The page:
A traumatic event can range in intensity from war experiences to significant losses in life. Everyday traumas could include the loss of one's spouse, marriage, freedom, health, financial security, occupation, and identity. Holmes' Significant Life Events Scale assigns mean values to some 43 life events, with scores ranging from 100 (Death of spouse) to 11 (minor violations of the law.) Accumulating a high total score from a series of stressful events within a short time, can feel as traumatic as experiencing one major stressor over a longer period. The negative effects of trauma may include the avoidance of memory triggers, amnesia, intrusive thoughts, distressing dreams, flashbacks, irritability, and a reduced ability to concentrate, experience pleasure, feel tender emotions, and imagine a positive future. These effects can become chronic after exposure to frequent, intense traumatic events, resulting in a medical condition clinicians call Post Traumatic Stress Disorder (PTSD)
Once associated mainly with veterans of the Vietnam War, Post Traumatic Stress Disorder (PTSD) is now being related to many trauma inducing experiences such as rape, abuse, disasters, accidents, and torture. Studies have shown that about 30% of veterans, 45% of battered women, 50% of sexually abused children, and 35% of adult rape victims are likely to suffer from PTSD at some point in their lifetime. Most studies and reviews focus on military veterans, but there is increasing interest in other groups who are susceptible – health workers, police, and fire-fighters. Researchers in the UK found a prevalence rate of 13% for PTSD symptoms amongst suburban police officers. Rates in urban police officers and officers in armed situations may be higher. Prevalence rates for PTSD in the community are probably about 2–3%. Rates of PTSD in police forces are therefore likely to be four to six times higher than in the general public. Rates of PTSD symptoms in professional fire-fighters may be as high as 18%. For a detailed description of PTSD, see Veterans Affairs Canada brochure, "Post Traumatic Stress Disorder (PTSD) and War Related Stress"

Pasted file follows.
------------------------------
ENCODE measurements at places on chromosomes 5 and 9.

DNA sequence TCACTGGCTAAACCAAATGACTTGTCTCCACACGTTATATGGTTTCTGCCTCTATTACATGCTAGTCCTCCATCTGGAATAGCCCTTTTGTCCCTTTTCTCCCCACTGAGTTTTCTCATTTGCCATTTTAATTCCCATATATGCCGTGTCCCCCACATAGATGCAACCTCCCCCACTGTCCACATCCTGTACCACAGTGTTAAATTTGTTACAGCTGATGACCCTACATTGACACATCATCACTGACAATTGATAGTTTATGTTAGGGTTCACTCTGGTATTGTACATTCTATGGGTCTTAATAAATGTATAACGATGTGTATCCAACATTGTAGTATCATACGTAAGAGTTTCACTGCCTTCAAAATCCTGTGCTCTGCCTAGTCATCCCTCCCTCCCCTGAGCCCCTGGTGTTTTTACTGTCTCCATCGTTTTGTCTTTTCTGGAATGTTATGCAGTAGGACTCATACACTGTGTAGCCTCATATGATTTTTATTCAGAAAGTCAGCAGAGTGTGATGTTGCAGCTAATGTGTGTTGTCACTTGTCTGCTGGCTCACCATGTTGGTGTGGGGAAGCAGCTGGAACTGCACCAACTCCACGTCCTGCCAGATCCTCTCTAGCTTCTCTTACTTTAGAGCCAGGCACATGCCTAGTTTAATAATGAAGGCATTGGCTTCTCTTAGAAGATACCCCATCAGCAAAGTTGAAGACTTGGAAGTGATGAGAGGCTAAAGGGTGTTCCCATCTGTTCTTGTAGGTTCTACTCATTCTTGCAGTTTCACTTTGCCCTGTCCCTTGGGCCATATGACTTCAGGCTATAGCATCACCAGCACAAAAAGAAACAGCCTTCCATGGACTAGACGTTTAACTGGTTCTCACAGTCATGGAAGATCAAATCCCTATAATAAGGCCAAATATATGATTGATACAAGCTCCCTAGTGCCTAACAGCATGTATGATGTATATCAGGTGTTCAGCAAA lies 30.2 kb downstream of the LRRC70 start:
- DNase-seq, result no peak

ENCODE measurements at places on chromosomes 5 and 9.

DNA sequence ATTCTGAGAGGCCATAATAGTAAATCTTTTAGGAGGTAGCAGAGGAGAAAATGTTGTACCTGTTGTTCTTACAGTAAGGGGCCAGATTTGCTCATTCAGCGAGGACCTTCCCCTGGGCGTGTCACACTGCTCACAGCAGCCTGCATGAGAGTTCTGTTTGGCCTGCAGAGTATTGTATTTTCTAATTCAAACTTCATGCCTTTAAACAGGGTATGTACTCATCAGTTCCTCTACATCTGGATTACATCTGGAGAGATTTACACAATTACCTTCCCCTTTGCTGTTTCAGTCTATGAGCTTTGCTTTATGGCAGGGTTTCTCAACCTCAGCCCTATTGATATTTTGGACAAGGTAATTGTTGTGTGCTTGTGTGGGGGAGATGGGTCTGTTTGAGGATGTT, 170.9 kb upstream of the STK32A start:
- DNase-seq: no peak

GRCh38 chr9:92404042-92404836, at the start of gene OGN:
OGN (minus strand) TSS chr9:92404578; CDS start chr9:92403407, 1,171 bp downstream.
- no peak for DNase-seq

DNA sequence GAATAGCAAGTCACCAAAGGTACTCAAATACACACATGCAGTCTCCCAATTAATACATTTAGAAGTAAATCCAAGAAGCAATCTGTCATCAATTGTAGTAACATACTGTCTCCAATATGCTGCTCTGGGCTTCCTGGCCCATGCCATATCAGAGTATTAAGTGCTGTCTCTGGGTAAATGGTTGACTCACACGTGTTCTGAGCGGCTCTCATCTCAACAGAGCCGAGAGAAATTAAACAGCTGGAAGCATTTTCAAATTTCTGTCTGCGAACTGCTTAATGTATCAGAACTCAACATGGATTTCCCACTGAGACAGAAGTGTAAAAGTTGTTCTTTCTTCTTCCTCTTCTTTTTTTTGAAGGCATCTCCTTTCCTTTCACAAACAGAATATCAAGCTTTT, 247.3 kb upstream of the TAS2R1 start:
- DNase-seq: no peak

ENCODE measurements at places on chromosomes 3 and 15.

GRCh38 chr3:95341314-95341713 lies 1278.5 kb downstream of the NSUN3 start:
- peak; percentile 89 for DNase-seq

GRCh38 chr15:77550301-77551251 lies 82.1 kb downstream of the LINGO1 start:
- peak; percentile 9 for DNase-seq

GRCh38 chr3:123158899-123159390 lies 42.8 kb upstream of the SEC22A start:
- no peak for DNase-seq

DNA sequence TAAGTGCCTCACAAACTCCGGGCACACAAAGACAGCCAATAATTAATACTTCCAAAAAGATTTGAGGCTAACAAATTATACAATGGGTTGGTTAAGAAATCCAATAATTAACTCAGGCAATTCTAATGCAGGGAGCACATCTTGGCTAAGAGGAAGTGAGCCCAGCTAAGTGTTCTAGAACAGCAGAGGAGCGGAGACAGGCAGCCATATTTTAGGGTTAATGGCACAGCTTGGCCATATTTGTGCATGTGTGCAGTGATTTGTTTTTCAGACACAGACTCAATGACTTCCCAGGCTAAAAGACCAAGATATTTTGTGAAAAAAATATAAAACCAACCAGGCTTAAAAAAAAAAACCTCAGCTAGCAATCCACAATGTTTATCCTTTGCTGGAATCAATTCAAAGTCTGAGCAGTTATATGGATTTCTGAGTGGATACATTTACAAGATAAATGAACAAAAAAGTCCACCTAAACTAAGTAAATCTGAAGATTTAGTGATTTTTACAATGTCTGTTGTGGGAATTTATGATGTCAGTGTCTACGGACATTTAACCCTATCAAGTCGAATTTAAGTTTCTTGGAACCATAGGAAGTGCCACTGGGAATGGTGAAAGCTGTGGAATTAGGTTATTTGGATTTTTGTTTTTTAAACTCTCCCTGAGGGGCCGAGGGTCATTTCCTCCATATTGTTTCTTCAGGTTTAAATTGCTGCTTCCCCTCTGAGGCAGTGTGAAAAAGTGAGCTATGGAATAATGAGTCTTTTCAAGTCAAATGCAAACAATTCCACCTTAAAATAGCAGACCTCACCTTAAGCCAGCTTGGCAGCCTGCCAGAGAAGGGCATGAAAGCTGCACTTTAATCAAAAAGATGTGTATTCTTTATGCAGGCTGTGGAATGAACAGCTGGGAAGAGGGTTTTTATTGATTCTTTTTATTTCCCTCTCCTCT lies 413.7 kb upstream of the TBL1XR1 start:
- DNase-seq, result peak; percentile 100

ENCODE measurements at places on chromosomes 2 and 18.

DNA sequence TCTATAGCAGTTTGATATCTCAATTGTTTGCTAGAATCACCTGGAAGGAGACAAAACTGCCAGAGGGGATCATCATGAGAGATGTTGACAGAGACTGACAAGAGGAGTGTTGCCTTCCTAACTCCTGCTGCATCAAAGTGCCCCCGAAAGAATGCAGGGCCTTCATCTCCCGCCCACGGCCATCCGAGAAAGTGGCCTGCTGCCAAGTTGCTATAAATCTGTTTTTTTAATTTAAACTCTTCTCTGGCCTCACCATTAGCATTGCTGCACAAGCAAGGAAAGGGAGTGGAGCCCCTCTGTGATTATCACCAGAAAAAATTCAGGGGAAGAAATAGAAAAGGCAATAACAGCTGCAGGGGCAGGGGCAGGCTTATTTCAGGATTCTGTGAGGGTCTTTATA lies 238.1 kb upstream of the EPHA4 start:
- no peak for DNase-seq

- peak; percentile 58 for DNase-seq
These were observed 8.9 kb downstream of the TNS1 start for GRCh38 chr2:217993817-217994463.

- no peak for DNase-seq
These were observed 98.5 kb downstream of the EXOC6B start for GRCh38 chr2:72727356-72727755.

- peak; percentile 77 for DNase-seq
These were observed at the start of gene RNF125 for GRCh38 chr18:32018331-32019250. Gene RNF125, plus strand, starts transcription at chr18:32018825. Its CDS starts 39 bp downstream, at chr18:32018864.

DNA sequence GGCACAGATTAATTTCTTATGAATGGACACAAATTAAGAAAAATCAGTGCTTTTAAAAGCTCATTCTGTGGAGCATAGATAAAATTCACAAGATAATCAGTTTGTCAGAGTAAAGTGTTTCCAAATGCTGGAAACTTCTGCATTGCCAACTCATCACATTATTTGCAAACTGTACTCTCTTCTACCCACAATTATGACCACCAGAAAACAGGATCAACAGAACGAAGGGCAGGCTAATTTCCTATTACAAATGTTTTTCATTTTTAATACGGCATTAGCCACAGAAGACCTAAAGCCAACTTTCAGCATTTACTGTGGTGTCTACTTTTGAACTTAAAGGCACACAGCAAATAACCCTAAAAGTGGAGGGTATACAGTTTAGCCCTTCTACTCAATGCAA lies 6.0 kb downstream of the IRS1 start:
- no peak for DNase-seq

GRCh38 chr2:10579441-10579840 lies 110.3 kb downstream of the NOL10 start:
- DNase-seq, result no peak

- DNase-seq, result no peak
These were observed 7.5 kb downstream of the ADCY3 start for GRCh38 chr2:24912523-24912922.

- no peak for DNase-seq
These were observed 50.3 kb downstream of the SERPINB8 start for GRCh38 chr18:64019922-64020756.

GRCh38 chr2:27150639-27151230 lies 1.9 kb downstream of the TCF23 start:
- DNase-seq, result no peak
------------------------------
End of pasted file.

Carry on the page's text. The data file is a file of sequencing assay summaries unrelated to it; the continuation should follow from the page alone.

PTSD & GENDER
Men have 30% greater risk of being involved in a traumatic event than women, since they are more prone to witnessing a death/injury and experiencing accidents, nonsexual assault, combat, disaster, fire, serious illness, and injury. Sexual abuse is more common among women than men and is more likely to lead to PTSD than other type of trauma. Consequently, women have twice the reported risk of PTSD as men. The more severe women's PTSD, the more likely they are to experience physical symptoms, such as shortness of breath, headaches, joint pain, and abdominal pain. Men may under-report psychiatric symptoms and develop other responses, such as alcohol/drug abuse, conduct disorders, and violence.
Research has shown that exposure to combat results in considerable risk of mental health problems, including post-traumatic stress disorder (PTSD), major depression, substance abuse, impairment in social functioning, an inability to work, and the increased use of health care services. The percentage of soldiers with mental health issues prior to the war in Iraq was 9.3 percent, compared with about 16 percent afterwards. The greater the number of firefights encountered, the greater the incidence of PTSD. Those unexposed to firefights had a PTSD incidence rate of 4.5 percent, close to that in the general population. That rate more than doubled to 9.3 percent, if a soldier experienced significant firefighting once or twice. Three to five firefights yielded an incidence of PTSD of 13 percent, and greater than five exposures brought the incidence rate to nearly 20 percent.
AVOIDANCE OF PTSD TREATMENT
These percentages are likely to be somewhat understated, not only because the prevalence of PTSD may increase during the two years after exposure to trauma, but also because of soldiers' fears of the repercussions of admitting they are having difficulty.
Even among soldiers with no mental health symptoms, general distrust and perceived barriers to seeking mental health services were obvious. Eighteen percent of these study participants reported they would be too embarrassed to seek mental health services. Twenty four percent felt admitting a problem could hurt their careers, and 31 percent felt they would be seen as weak.
SELF HELP VIDEOS
Even more striking are the research findings related to the soldiers with active mental health issues. Thirty eight percent answered that they lack trust in mental health professionals, 41 percent said they would be embarrassed to seek help, 50 percent felt seeking help would damage their careers, and 65 percent feared being labeled as weak. Nearly 30 percent of male civilians with a mental health disorder seek treatment, but fewer than 20 percent of service men seek treatment. This avoidance of trauma therapy is one of the major reasons we created a series of self-help video programs that people can download from the internet and view in the privacy of their own homes.
Click the arrow > to see Video 0-"Introduction to Emotional Tuning & Tension Release"
If you have watched the videos, you might be interested in TRAUMA THERAPY, or